I should probably tell you about the plot, even though I don’t really want to. Basically someone is killing women and putting their heads on snowmen. Michael Fassbender plays Harry Hole (yes, Harry Hole), a drunk detective who teams up with his new co-worker (Rebecca Ferguson) to solve these murders. At the same time, Fassbender is trying to be a father figure to his ex-girlfriend’s son while Ferguson is secretly working hunches of her own on the case due to a connection with where she’s originally from. If I had to find something good to say, I’d commend Fassbender and Ferguson for being as good as you’d expect them to be. The film isn’t terrible because they mailed it in, that’s for sure. Oh, and Val Kilmer shows up for a few minutes, or at least someone who is wearing Val Kilmer’s face. It’s hard to tell, really. To say much more would be to spoil it I suppose, although I’d argue that if the choices are paying to see the film and my spoiling it for you, spoiling it would be the more humane way out. Everything about it was mind-bogglingly stupid. There are several characters that exist exclusively to be suspects, but then the way they’re made to look shady is so heavy handed that no 4 year old child who has ever seen an episode of Blue’s Clues would even entertain the notion that they actually did it. There’s no suspense or intrigue at all. The director, Tomas Alfredson, who has come out and said that 15% of the script wasn’t filmed due to rushed production, compared the finished product to a puzzle that has a few pieces missing. But it would be ridiculous to call this a puzzle. A puzzle builds on itself until all of the pieces working together start to tell a composed picture. This movie doesn’t even come close to demanding any problem solving ability on the part of its audience and it doesn’t build to anything resembling a composed picture. It’s a complete and total mess.

Listen, I don’t want to tell you what to do or how to live your life. You have to make your own decisions. But if you have a couple of hours carved out to go to the movies this weekend, I’d suggest going to something else. Anything else really. Go see something you’ve already seen. Go see something you’ve already seen that you didn’t even like. Get Jack Frost on demand instead! There really aren’t many types of movies that I enjoy more than thrillers about serial killers. I’m pretty easy to please with this genre. I even like the mediocre ones. The Snowman is just bad. Really, really bad.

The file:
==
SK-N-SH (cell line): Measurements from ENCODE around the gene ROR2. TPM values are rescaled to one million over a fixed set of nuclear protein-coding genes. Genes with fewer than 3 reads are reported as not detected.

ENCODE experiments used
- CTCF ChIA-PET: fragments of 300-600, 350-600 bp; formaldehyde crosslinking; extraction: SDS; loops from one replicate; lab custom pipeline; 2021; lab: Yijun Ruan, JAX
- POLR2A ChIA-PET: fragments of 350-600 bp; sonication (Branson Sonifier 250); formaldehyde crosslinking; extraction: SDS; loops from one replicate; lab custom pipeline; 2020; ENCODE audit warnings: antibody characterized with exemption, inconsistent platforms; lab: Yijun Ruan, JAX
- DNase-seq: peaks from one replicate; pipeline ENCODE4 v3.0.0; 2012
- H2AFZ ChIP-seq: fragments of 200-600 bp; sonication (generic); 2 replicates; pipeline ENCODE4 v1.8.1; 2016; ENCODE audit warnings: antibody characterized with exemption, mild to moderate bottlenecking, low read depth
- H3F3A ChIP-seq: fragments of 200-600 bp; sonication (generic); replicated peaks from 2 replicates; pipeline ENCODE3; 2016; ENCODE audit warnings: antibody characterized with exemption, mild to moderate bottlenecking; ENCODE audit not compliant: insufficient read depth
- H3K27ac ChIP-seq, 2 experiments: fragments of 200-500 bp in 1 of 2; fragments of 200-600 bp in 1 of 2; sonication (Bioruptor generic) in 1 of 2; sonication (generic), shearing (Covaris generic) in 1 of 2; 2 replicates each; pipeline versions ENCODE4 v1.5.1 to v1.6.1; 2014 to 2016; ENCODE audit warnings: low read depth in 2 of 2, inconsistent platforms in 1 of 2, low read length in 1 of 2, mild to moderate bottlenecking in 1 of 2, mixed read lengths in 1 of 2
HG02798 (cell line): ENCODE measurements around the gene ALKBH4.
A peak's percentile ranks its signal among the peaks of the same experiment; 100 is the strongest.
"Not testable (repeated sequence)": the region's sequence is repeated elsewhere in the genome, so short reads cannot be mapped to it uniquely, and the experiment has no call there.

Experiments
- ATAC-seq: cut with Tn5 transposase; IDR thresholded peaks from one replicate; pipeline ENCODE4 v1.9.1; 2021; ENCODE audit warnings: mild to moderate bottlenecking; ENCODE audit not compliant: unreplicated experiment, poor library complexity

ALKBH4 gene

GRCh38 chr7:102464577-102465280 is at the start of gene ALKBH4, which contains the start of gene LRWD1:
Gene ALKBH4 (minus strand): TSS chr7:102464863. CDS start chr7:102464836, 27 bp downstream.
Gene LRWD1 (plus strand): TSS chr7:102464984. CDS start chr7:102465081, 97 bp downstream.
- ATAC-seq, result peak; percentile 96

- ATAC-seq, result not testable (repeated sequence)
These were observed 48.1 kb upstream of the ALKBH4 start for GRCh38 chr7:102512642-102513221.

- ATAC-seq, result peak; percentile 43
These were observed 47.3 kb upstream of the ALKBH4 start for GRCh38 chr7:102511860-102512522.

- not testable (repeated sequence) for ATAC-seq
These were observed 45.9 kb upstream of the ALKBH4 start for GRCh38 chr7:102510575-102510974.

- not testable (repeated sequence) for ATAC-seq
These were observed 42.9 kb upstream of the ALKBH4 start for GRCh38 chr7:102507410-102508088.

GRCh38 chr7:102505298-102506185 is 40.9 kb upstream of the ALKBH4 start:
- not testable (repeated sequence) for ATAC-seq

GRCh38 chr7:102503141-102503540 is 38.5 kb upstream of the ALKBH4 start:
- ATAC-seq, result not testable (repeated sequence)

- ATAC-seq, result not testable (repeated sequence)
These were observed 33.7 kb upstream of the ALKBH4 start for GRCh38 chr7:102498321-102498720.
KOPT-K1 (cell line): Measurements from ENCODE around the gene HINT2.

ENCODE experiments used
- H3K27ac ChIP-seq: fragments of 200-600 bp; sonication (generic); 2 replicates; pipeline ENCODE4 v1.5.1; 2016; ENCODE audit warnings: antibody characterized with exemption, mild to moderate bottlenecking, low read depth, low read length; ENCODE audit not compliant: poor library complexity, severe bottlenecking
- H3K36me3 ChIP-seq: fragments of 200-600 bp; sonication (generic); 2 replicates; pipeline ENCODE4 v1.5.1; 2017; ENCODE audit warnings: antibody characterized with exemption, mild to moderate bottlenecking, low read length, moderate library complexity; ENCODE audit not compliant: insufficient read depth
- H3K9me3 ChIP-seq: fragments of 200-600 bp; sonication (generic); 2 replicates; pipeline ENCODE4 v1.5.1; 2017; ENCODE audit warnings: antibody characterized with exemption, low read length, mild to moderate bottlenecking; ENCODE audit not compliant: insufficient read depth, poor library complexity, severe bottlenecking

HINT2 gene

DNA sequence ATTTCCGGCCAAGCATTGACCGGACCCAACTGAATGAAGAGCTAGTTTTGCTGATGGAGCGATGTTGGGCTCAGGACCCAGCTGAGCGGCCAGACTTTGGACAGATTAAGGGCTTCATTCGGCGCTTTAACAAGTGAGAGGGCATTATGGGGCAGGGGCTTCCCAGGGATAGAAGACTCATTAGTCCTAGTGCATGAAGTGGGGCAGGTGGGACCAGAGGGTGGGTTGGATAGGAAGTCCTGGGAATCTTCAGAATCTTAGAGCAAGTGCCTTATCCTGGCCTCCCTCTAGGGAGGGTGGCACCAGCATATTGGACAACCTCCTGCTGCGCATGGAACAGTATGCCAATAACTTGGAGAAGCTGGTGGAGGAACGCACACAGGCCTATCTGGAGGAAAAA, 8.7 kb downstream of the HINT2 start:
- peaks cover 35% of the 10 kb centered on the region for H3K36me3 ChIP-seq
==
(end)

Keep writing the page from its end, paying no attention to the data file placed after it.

Rating:


 

Jeremy Calcara is a contributing member of the Feelin’ Film team. In addition watching as many movies as he can and writing reviews for Feelin’ Film, Jeremy consumes an unhealthy amount of television and writes about it weekly in his Feelin’ TV column.   Follow him on Facebook and Twitter  to be notified when new content is posted.

MOVIE REVIEW: Loving Vincent

Loving Vincent (2017)


Occasionally, cinema will give us a film that pushes the boundaries of what has previously existed, either through technical advancement or unique narrative construction. Loving Vincent is such a film and is unlike anything you’ve ever seen before. To simply refer to it as animation would be a disservice because what has been accomplished here is far more special than a single word could describe.